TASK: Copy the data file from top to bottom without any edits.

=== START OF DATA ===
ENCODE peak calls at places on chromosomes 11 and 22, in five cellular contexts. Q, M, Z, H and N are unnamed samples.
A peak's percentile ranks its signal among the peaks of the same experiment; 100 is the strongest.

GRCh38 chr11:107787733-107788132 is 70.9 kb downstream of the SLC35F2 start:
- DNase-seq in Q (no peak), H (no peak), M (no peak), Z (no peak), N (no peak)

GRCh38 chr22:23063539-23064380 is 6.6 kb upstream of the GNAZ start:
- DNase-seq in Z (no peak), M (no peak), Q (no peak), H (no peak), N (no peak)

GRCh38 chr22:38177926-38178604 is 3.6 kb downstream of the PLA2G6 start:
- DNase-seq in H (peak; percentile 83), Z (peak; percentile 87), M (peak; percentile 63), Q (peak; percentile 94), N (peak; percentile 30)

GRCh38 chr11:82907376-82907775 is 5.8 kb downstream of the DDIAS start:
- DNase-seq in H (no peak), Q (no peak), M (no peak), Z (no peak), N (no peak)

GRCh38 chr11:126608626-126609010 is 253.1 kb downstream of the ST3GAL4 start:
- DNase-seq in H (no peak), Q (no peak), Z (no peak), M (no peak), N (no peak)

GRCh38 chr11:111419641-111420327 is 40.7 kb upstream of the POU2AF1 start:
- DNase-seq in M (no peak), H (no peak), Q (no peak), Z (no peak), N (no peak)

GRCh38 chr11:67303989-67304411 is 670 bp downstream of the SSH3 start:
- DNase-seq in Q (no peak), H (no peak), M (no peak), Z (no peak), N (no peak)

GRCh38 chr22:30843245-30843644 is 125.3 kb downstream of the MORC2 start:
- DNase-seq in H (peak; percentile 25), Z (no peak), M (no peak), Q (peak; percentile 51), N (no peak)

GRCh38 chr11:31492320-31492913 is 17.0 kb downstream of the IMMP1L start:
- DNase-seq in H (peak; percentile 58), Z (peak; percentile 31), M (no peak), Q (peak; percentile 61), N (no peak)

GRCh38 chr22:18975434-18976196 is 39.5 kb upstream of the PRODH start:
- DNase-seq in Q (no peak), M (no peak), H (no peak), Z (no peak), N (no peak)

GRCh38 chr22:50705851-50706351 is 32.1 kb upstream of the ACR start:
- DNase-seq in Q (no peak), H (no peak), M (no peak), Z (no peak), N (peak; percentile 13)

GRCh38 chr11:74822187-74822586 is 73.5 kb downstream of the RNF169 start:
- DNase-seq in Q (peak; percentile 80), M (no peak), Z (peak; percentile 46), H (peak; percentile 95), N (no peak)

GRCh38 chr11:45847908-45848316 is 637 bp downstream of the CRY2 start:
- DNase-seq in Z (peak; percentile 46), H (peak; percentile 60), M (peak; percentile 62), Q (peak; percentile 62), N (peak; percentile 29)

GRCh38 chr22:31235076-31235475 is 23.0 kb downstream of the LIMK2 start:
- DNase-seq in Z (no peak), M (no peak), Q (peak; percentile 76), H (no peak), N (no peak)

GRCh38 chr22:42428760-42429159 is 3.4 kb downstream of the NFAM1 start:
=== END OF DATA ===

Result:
ENCODE peak calls at places on chromosomes 11 and 22, in five cellular contexts. Q, M, Z, H and N are unnamed samples.
A peak's percentile ranks its signal among the peaks of the same experiment; 100 is the strongest.

GRCh38 chr11:107787733-107788132 is 70.9 kb downstream of the SLC35F2 start:
- DNase-seq in Q (no peak), H (no peak), M (no peak), Z (no peak), N (no peak)

GRCh38 chr22:23063539-23064380 is 6.6 kb upstream of the GNAZ start:
- DNase-seq in Z (no peak), M (no peak), Q (no peak), H (no peak), N (no peak)

GRCh38 chr22:38177926-38178604 is 3.6 kb downstream of the PLA2G6 start:
- DNase-seq in H (peak; percentile 83), Z (peak; percentile 87), M (peak; percentile 63), Q (peak; percentile 94), N (peak; percentile 30)

GRCh38 chr11:82907376-82907775 is 5.8 kb downstream of the DDIAS start:
- DNase-seq in H (no peak), Q (no peak), M (no peak), Z (no peak), N (no peak)

GRCh38 chr11:126608626-126609010 is 253.1 kb downstream of the ST3GAL4 start:
- DNase-seq in H (no peak), Q (no peak), Z (no peak), M (no peak), N (no peak)

GRCh38 chr11:111419641-111420327 is 40.7 kb upstream of the POU2AF1 start:
- DNase-seq in M (no peak), H (no peak), Q (no peak), Z (no peak), N (no peak)

GRCh38 chr11:67303989-67304411 is 670 bp downstream of the SSH3 start:
- DNase-seq in Q (no peak), H (no peak), M (no peak), Z (no peak), N (no peak)

GRCh38 chr22:30843245-30843644 is 125.3 kb downstream of the MORC2 start:
- DNase-seq in H (peak; percentile 25), Z (no peak), M (no peak), Q (peak; percentile 51), N (no peak)

GRCh38 chr11:31492320-31492913 is 17.0 kb downstream of the IMMP1L start:
- DNase-seq in H (peak; percentile 58), Z (peak; percentile 31), M (no peak), Q (peak; percentile 61), N (no peak)

GRCh38 chr22:18975434-18976196 is 39.5 kb upstream of the PRODH start:
- DNase-seq in Q (no peak), M (no peak), H (no peak), Z (no peak), N (no peak)

GRCh38 chr22:50705851-50706351 is 32.1 kb upstream of the ACR start:
- DNase-seq in Q (no peak), H (no peak), M (no peak), Z (no peak), N (peak; percentile 13)

GRCh38 chr11:74822187-74822586 is 73.5 kb downstream of the RNF169 start:
- DNase-seq in Q (peak; percentile 80), M (no peak), Z (peak; percentile 46), H (peak; percentile 95), N (no peak)

GRCh38 chr11:45847908-45848316 is 637 bp downstream of the CRY2 start:
- DNase-seq in Z (peak; percentile 46), H (peak; percentile 60), M (peak; percentile 62), Q (peak; percentile 62), N (peak; percentile 29)

GRCh38 chr22:31235076-31235475 is 23.0 kb downstream of the LIMK2 start:
- DNase-seq in Z (no peak), M (no peak), Q (peak; percentile 76), H (no peak), N (no peak)

GRCh38 chr22:42428760-42429159 is 3.4 kb downstream of the NFAM1 start: